However, after trying this and reading the docs more closely, this is only going to tell me if a child node is added to a my:type node, or deleted from a my:type node. I did not realize that the node type restriction applied to the associated parent node.
Yes, this is unfortunately correct and is outlined in section 220.127.116.11.3 of the JSR-283 specification.
Given this, it seems that in general, all I can really observe are changes to my:type nodes, not the creation or removal of the my:type nodes themself. It seems like I need to register an event listener without any node type restrictions, and thus receive events for all nodes, and put the my:type specific code in the EventHandler. This seems like it is going to be inefficient since I'll be getting events for all nodes - not just the few that I'm interested in.
Any thoughts/suggestions how to observe the creation/deletion of nodes of a specific type, or am I missing something obvious.....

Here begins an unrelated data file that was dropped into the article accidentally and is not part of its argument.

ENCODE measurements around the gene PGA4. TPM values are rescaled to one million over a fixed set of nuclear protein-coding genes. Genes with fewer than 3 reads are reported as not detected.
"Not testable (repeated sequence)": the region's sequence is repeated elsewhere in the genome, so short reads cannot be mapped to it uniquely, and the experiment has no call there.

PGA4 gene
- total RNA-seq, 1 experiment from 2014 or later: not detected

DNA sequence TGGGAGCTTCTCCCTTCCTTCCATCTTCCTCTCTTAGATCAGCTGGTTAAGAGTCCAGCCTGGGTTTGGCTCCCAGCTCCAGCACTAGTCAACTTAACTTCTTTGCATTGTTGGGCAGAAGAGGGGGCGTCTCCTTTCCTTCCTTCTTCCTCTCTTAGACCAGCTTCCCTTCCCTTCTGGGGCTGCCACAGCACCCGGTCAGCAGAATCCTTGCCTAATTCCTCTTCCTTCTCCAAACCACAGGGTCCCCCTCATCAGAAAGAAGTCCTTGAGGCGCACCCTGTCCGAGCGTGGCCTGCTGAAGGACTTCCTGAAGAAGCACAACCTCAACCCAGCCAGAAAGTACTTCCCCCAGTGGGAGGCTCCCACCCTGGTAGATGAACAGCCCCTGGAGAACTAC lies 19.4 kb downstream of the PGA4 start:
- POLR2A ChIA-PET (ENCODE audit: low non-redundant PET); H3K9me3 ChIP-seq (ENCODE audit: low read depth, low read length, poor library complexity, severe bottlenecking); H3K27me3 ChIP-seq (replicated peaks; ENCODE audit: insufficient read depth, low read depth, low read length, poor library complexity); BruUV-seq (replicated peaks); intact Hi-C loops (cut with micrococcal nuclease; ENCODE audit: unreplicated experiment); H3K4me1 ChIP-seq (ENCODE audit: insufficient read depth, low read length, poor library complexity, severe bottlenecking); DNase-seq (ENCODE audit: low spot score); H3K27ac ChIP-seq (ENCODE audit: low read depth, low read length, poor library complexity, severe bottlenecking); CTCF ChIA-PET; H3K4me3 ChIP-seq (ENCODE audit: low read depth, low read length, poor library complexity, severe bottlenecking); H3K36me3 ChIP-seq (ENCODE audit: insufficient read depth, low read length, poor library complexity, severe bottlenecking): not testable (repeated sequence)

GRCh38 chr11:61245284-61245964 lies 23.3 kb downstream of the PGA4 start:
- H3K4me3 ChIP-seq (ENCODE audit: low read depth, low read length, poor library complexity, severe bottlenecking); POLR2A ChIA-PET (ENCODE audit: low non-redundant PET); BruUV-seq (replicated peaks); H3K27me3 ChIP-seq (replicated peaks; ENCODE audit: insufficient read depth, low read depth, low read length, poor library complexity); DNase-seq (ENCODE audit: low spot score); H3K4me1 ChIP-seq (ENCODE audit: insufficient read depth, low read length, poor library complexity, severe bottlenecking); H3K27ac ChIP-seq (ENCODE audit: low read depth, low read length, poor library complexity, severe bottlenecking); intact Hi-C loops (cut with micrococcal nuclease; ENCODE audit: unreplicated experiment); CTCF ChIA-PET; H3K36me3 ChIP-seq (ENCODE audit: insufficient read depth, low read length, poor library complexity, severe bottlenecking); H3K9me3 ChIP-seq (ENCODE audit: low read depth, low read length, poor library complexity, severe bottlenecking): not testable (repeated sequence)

I don't know of another way of doing this. I would say that ModeShape has to do a lot more work internally when an event listener is registered with a restriction on the node type - we also have to look up the parent node, get the primary type and mixin types, and then determine if any of the types match or are subtypes of any of the node types specified when registering the listener. So with ModeShape 2.x doing the checks you outlined above may not really be that less efficient than if we did it internally.
Now, having said that, I do hope we can make this more efficient in ModeShape 3 (by passing parent node type information into our internal change event, saving the code that calls the listeners the work of having to look up this information). And we may even be able to add support for registring a listener based on the node type of the child, but obviously this would be ModeShape specific. If you'd like this feature, please log a feature request in our JIRA.
Thanks for the response. For now, I will register a single EventHandler that will determine the correct action inside the handler, and not use node type restriction. I'll wait until 3.0 to evaluate whether this approach is acceptable from a performance perspective long term. For my applications, aside from an initial bulk XML import - in which I don't care about observation - the user transaction rate should be fairly low, so this just might be acceptable. I can turn off observation during initial loads, so this could work. If it does not, I will log the JIRA enhancement request.